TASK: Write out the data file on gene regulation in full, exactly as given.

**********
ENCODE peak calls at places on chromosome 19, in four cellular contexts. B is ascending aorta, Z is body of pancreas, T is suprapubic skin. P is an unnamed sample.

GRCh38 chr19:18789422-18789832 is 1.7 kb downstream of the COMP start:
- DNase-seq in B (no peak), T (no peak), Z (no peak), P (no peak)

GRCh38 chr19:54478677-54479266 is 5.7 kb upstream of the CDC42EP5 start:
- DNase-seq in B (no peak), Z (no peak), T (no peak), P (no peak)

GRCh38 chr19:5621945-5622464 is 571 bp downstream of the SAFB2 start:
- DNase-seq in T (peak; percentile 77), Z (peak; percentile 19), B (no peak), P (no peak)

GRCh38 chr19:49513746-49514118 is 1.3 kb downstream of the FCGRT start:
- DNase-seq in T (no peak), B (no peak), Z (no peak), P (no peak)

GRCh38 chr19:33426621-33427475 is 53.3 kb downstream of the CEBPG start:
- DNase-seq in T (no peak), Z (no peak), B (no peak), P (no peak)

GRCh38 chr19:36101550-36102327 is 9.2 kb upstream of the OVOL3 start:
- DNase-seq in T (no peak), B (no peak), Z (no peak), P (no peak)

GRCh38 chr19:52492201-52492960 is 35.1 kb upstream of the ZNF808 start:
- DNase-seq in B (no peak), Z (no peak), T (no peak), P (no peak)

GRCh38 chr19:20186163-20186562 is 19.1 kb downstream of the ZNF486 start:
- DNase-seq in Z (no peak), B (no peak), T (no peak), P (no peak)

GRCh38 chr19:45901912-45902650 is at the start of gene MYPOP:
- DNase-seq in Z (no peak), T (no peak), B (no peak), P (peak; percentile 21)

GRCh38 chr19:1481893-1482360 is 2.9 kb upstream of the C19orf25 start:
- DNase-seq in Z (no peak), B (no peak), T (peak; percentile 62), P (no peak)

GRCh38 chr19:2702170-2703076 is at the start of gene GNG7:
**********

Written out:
ENCODE peak calls at places on chromosome 19, in four cellular contexts. B is ascending aorta, Z is body of pancreas, T is suprapubic skin. P is an unnamed sample.

GRCh38 chr19:18789422-18789832 is 1.7 kb downstream of the COMP start:
- DNase-seq in B (no peak), T (no peak), Z (no peak), P (no peak)

GRCh38 chr19:54478677-54479266 is 5.7 kb upstream of the CDC42EP5 start:
- DNase-seq in B (no peak), Z (no peak), T (no peak), P (no peak)

GRCh38 chr19:5621945-5622464 is 571 bp downstream of the SAFB2 start:
- DNase-seq in T (peak; percentile 77), Z (peak; percentile 19), B (no peak), P (no peak)

GRCh38 chr19:49513746-49514118 is 1.3 kb downstream of the FCGRT start:
- DNase-seq in T (no peak), B (no peak), Z (no peak), P (no peak)

GRCh38 chr19:33426621-33427475 is 53.3 kb downstream of the CEBPG start:
- DNase-seq in T (no peak), Z (no peak), B (no peak), P (no peak)

GRCh38 chr19:36101550-36102327 is 9.2 kb upstream of the OVOL3 start:
- DNase-seq in T (no peak), B (no peak), Z (no peak), P (no peak)

GRCh38 chr19:52492201-52492960 is 35.1 kb upstream of the ZNF808 start:
- DNase-seq in B (no peak), Z (no peak), T (no peak), P (no peak)

GRCh38 chr19:20186163-20186562 is 19.1 kb downstream of the ZNF486 start:
- DNase-seq in Z (no peak), B (no peak), T (no peak), P (no peak)

GRCh38 chr19:45901912-45902650 is at the start of gene MYPOP:
- DNase-seq in Z (no peak), T (no peak), B (no peak), P (peak; percentile 21)

GRCh38 chr19:1481893-1482360 is 2.9 kb upstream of the C19orf25 start:
- DNase-seq in Z (no peak), B (no peak), T (peak; percentile 62), P (no peak)

GRCh38 chr19:2702170-2703076 is at the start of gene GNG7: